Increased alveolar soluble annexin V promotes lung inflammation and fibrosis

Eur Respir J. 2015 Nov;46(5):1417-29. doi: 10.1183/09031936.00002115. Epub 2015 Jul 9.


The causes underlying the self-perpetuating nature of idiopathic pulmonary fibrosis (IPF), a progressive and usually lethal disease, remain unknown. We hypothesised that alveolar soluble annexin V contributes to lung fibrosis, based on the observation that human IPF bronchoalveolar lavage fluid (BALF) containing high annexin V levels promoted fibroblast involvement in alveolar epithelial wound healing that was reduced when annexin V was depleted from the BALF. Conditioned medium from annexin V-treated alveolar epithelial type 2 cells (AEC2), but not annexin V per se, induced proliferation of human fibroblasts and contained pro-fibrotic, IPF-associated proteins, as well as pro-inflammatory cytokines that were found to correlate tightly (r>0.95) with annexin V levels in human BALF. ErbB2 receptor tyrosine kinase in AECs was activated by annexin V, and blockade reduced the fibrotic potential of annexin V-treated AEC-conditioned medium. In vivo, aerosol delivery of annexin V to mouse lung induced inflammation, fibrosis and increased hydroxyproline, with activation of Wnt, transforming growth factor-β, mitogen-activated protein kinase and nuclear factor-κB signalling pathways, as seen in IPF. Chronically increased alveolar annexin V levels, as reflected in increased IPF BALF levels, may contribute to the progression of IPF by inducing the release of pro-fibrotic mediators.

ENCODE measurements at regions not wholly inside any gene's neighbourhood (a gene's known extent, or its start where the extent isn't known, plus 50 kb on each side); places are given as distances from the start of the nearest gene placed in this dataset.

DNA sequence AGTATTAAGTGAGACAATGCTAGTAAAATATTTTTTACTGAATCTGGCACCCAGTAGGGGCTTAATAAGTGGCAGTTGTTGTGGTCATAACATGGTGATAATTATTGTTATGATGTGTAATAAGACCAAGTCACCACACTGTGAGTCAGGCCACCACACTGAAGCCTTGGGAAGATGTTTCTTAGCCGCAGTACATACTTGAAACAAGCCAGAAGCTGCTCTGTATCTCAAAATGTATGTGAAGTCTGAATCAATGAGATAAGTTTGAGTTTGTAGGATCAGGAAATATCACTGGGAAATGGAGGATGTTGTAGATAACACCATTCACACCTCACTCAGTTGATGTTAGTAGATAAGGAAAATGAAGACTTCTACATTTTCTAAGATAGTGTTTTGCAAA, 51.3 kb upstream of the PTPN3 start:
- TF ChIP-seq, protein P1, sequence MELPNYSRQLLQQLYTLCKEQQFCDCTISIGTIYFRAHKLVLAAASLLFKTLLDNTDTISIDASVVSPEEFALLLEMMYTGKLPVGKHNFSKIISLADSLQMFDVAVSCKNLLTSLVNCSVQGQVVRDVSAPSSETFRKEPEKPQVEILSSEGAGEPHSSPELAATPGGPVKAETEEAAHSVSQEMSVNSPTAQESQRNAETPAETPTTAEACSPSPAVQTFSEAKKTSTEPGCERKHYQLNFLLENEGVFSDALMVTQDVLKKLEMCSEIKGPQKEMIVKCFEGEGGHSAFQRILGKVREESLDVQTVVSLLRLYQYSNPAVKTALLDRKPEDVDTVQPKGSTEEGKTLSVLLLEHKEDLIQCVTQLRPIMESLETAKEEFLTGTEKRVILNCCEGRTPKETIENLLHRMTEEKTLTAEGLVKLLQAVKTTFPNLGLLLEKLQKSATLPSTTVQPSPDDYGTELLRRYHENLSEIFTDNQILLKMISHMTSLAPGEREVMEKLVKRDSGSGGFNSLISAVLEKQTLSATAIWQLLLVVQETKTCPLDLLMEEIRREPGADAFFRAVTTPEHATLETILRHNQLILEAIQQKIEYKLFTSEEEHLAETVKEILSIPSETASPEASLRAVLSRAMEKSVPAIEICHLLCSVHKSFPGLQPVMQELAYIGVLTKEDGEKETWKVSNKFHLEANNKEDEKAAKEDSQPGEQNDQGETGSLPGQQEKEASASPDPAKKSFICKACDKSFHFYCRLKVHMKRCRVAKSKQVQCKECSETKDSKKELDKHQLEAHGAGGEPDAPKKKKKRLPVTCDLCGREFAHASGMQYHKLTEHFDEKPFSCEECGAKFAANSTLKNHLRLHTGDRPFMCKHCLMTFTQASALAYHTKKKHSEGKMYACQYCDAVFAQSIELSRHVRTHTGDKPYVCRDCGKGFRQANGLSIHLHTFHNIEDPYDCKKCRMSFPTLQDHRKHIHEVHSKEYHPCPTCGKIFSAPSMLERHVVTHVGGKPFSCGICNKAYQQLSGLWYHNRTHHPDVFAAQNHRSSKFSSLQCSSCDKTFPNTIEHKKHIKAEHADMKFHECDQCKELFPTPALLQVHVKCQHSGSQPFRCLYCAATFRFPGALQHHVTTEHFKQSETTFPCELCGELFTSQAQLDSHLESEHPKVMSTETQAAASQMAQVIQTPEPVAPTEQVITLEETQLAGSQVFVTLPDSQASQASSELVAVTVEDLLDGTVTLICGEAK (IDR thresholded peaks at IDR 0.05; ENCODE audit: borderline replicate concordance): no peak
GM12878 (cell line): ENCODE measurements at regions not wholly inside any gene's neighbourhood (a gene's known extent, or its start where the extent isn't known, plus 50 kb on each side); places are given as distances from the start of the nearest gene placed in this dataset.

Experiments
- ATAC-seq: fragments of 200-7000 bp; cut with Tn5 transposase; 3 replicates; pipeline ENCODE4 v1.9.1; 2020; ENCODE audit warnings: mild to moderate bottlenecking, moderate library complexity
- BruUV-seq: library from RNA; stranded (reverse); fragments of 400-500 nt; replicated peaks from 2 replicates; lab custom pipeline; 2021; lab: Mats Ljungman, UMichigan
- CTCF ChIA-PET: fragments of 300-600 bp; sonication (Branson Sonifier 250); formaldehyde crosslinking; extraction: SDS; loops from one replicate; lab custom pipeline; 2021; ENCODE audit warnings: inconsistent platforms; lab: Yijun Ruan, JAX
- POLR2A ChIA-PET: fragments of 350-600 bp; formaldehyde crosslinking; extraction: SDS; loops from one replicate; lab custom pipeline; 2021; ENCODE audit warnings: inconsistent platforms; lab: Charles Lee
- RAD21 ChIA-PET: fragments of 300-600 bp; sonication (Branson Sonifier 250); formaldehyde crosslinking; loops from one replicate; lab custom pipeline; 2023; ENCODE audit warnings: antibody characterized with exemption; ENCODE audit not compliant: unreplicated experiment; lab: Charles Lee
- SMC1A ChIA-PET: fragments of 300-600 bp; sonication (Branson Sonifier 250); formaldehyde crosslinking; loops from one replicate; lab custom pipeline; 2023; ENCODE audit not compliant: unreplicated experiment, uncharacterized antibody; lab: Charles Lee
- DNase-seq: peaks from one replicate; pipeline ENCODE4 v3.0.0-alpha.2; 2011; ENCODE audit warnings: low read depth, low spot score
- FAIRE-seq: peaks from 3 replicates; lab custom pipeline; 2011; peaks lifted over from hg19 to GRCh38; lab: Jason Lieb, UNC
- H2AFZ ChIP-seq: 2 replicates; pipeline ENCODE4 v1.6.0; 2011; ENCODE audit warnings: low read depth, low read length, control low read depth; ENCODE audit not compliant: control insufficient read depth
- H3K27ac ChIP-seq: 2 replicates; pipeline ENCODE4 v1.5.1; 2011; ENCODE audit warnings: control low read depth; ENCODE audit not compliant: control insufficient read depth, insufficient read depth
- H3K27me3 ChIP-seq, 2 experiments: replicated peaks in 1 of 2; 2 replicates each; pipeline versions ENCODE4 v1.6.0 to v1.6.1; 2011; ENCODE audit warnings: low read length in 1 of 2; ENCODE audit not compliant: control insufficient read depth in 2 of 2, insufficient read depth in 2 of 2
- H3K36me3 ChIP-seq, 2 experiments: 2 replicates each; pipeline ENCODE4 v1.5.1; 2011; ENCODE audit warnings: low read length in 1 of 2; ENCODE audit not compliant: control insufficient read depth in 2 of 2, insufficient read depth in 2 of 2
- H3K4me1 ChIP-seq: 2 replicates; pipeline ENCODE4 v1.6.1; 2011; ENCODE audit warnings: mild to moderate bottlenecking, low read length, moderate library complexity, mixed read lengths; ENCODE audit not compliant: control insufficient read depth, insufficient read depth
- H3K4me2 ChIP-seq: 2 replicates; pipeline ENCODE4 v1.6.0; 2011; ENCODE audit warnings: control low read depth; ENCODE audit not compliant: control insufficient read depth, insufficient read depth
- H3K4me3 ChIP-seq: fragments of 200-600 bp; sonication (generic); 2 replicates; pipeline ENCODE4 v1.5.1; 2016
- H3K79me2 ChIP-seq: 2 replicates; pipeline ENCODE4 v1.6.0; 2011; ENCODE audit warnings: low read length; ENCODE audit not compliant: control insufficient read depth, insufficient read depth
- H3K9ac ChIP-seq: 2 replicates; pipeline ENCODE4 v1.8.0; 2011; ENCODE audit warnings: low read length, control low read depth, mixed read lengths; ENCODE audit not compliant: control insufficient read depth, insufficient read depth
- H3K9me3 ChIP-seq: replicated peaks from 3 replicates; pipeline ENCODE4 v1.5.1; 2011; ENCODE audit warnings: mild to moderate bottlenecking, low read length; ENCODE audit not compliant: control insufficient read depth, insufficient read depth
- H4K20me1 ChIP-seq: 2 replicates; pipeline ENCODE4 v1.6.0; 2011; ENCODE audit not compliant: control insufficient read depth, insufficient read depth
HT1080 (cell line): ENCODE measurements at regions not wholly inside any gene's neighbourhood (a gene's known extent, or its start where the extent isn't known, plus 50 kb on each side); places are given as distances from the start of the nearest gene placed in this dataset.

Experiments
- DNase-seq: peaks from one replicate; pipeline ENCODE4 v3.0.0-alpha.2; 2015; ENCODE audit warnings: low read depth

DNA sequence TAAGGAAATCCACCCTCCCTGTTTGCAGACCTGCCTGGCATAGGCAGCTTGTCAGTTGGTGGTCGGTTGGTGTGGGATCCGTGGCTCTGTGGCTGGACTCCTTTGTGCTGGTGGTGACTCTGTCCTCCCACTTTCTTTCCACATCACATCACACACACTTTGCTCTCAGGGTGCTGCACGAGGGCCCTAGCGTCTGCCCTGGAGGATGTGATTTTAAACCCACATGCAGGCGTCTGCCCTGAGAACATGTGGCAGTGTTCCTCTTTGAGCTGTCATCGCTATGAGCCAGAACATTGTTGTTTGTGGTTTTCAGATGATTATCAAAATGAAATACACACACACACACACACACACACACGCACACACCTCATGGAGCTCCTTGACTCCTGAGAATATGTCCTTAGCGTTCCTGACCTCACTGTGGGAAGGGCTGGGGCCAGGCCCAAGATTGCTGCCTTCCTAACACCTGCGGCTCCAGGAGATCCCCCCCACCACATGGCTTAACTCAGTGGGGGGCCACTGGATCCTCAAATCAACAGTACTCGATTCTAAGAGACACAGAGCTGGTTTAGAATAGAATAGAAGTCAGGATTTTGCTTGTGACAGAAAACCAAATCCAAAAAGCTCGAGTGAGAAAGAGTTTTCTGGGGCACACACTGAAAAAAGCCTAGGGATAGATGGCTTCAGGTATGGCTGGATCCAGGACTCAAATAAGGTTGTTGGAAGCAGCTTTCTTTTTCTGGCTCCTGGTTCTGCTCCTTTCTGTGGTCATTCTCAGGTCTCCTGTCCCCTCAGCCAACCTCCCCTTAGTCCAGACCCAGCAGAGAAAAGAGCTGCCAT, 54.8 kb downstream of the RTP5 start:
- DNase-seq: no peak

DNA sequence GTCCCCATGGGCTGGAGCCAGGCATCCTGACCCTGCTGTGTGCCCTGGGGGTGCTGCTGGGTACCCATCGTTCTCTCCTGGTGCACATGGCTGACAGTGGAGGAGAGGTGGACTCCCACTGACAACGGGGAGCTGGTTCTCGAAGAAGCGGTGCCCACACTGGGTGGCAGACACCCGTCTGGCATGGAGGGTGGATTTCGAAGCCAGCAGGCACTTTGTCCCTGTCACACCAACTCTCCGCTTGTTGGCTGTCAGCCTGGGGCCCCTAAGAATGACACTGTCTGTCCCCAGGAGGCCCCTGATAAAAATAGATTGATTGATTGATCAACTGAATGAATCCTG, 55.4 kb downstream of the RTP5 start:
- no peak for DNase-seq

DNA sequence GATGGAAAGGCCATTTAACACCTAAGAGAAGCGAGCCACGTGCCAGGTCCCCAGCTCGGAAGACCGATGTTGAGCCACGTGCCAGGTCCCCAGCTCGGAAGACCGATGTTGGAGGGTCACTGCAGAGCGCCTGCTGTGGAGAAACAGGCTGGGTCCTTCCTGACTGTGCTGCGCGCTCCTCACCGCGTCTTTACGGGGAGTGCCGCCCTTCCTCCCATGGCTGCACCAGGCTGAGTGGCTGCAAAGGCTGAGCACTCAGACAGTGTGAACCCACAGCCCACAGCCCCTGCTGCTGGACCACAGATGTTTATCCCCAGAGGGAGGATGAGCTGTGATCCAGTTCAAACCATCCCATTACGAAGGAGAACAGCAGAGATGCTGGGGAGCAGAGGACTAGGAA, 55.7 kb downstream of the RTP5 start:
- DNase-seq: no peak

Publication types

  • Research Support, N.I.H., Extramural
  • Research Support, Non-U.S. Gov't

MeSH terms

  • Animals
  • Annexin A5 / analysis*
  • Bronchoalveolar Lavage Fluid / chemistry
  • Cells, Cultured
  • Epithelial Cells / metabolism*
  • Fibroblasts / metabolism*
  • Humans
  • Idiopathic Pulmonary Fibrosis / metabolism*
  • Male
  • Mice
  • Mitogen-Activated Protein Kinases / metabolism
  • Pulmonary Alveoli / cytology
  • Rats
  • Receptor, ErbB-2 / genetics
  • Receptor, ErbB-2 / metabolism*
  • Recombinant Proteins / pharmacology
  • Signal Transduction
  • Transforming Growth Factor beta / metabolism


  • Annexin A5
  • Recombinant Proteins
  • Transforming Growth Factor beta
  • ERBB2 protein, human
  • Erbb2 protein, mouse
  • Receptor, ErbB-2
  • Mitogen-Activated Protein Kinases